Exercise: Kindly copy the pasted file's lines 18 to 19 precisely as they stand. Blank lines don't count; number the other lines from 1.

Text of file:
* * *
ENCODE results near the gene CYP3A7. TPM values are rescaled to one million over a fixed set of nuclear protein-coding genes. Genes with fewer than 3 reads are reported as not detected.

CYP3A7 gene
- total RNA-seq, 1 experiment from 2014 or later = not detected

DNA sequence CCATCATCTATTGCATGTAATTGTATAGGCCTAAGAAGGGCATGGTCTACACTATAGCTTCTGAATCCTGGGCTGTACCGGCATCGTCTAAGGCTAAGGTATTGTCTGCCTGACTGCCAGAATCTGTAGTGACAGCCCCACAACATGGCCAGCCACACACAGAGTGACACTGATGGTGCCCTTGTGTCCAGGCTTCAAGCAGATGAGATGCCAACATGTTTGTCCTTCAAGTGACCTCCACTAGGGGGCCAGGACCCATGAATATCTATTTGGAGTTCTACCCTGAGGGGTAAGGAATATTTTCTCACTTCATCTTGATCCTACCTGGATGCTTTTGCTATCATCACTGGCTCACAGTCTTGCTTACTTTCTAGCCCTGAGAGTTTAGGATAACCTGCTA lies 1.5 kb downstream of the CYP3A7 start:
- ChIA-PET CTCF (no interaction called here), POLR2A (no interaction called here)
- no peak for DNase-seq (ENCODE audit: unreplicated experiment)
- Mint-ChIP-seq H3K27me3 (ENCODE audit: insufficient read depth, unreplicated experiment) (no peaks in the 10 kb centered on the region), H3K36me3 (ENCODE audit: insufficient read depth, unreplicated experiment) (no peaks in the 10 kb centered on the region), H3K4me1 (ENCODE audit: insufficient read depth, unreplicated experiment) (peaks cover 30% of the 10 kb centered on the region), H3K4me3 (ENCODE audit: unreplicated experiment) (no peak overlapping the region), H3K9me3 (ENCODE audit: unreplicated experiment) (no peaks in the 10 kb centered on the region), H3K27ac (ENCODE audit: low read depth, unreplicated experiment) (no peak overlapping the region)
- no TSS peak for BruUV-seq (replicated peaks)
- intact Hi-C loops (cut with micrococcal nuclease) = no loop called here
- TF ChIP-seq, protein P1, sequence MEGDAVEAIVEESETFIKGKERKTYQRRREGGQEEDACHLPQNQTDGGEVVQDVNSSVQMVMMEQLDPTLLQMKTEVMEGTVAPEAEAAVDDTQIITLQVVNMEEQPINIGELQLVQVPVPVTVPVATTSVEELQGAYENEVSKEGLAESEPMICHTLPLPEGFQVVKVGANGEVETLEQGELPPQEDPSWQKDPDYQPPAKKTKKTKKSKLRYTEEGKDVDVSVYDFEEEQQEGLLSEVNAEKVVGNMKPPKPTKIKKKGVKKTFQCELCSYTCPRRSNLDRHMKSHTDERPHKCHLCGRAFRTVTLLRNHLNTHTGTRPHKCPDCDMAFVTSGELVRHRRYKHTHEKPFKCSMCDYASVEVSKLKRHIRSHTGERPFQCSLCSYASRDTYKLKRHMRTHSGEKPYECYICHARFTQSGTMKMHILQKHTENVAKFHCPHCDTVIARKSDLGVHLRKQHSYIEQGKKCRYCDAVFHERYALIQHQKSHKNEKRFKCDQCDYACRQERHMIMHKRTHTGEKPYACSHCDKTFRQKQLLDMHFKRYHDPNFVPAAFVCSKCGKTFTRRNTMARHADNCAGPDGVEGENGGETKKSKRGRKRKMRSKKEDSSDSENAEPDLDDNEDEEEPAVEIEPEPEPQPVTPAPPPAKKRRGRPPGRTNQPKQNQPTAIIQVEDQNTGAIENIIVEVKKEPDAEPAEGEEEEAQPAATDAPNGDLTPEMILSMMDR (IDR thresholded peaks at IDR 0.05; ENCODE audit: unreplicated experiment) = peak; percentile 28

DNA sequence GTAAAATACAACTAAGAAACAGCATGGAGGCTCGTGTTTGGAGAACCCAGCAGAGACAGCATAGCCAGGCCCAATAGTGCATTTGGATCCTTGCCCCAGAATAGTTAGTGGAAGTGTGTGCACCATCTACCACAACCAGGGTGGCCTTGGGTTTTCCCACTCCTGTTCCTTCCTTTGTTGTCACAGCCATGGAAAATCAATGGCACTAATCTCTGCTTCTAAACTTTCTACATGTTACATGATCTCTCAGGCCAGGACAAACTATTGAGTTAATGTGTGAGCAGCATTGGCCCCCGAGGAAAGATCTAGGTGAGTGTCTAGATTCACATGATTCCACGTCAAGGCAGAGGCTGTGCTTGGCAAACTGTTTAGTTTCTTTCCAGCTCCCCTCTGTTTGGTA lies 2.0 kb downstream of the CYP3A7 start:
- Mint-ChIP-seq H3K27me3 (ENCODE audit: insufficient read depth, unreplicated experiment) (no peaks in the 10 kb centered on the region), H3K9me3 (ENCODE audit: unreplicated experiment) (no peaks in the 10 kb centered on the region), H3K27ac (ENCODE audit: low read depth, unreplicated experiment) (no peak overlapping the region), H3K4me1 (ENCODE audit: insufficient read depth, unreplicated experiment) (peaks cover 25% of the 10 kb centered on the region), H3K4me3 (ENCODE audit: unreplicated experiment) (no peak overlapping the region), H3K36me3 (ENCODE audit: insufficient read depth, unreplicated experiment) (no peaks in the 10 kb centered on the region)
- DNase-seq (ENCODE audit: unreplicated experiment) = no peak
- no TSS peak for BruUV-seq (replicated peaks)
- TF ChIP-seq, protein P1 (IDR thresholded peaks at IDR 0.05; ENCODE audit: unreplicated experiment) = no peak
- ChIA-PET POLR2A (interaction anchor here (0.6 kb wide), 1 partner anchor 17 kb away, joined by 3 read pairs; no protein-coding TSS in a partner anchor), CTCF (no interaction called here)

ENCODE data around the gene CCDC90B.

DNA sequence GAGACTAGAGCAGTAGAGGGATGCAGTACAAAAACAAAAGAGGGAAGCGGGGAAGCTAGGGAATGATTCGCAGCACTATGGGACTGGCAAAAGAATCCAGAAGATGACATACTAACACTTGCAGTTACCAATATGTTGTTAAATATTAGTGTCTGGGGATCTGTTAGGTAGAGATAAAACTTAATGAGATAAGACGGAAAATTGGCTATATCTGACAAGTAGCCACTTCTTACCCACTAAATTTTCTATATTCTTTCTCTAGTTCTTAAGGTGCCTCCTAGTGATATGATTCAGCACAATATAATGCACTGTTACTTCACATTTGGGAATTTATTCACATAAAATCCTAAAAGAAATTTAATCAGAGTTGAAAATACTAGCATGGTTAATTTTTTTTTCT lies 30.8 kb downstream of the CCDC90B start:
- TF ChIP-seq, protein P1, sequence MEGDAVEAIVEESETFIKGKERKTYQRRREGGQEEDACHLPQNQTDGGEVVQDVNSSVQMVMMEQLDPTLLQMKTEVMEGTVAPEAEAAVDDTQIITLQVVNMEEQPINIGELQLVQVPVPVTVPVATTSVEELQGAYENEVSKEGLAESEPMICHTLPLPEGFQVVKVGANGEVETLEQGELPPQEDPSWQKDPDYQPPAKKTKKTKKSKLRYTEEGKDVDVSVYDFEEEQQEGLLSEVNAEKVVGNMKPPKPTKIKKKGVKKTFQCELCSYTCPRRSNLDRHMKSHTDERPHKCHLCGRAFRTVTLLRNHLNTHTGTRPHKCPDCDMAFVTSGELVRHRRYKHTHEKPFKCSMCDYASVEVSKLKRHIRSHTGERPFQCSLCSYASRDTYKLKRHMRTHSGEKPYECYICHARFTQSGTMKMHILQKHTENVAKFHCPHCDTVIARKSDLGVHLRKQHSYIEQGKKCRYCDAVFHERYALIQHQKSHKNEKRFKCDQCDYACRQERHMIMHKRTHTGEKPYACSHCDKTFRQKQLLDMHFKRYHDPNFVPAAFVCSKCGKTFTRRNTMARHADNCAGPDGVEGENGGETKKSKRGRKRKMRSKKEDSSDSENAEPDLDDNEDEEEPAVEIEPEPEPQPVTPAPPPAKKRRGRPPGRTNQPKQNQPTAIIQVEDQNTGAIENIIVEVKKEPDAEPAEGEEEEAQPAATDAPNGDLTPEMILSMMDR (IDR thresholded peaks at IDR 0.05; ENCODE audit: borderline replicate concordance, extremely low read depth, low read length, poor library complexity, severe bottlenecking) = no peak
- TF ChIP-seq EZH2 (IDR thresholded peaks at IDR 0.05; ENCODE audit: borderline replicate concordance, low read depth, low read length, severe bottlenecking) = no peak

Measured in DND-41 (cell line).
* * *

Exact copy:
DNA sequence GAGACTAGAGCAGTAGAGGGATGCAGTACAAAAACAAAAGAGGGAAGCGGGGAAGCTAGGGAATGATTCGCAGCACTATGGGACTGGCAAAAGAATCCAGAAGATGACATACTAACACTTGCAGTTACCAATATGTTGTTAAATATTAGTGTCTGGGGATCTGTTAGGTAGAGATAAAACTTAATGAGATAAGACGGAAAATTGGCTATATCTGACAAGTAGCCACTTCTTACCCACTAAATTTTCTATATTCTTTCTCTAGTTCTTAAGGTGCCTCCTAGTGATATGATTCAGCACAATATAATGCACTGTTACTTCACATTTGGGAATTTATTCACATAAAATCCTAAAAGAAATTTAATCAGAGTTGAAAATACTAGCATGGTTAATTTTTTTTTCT lies 30.8 kb downstream of the CCDC90B start:
- TF ChIP-seq, protein P1, sequence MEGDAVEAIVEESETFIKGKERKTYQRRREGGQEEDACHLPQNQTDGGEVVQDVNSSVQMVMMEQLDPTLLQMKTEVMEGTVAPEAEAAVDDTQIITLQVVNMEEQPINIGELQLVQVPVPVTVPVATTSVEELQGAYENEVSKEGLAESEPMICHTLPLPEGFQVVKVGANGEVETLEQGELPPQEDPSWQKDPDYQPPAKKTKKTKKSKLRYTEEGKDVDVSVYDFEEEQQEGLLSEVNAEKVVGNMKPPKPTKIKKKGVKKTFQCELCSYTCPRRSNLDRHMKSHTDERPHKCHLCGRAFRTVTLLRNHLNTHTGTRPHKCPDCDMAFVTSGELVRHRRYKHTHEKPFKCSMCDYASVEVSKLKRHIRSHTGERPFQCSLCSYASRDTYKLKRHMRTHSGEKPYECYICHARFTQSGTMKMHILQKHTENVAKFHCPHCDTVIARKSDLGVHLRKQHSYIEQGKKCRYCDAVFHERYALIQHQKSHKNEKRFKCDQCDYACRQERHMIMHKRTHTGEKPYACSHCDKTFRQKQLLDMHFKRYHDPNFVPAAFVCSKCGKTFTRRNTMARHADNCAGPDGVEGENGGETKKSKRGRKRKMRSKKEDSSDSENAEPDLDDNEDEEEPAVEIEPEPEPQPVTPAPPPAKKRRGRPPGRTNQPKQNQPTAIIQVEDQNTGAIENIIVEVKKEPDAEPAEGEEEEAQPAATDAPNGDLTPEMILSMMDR (IDR thresholded peaks at IDR 0.05; ENCODE audit: borderline replicate concordance, extremely low read depth, low read length, poor library complexity, severe bottlenecking) = no peak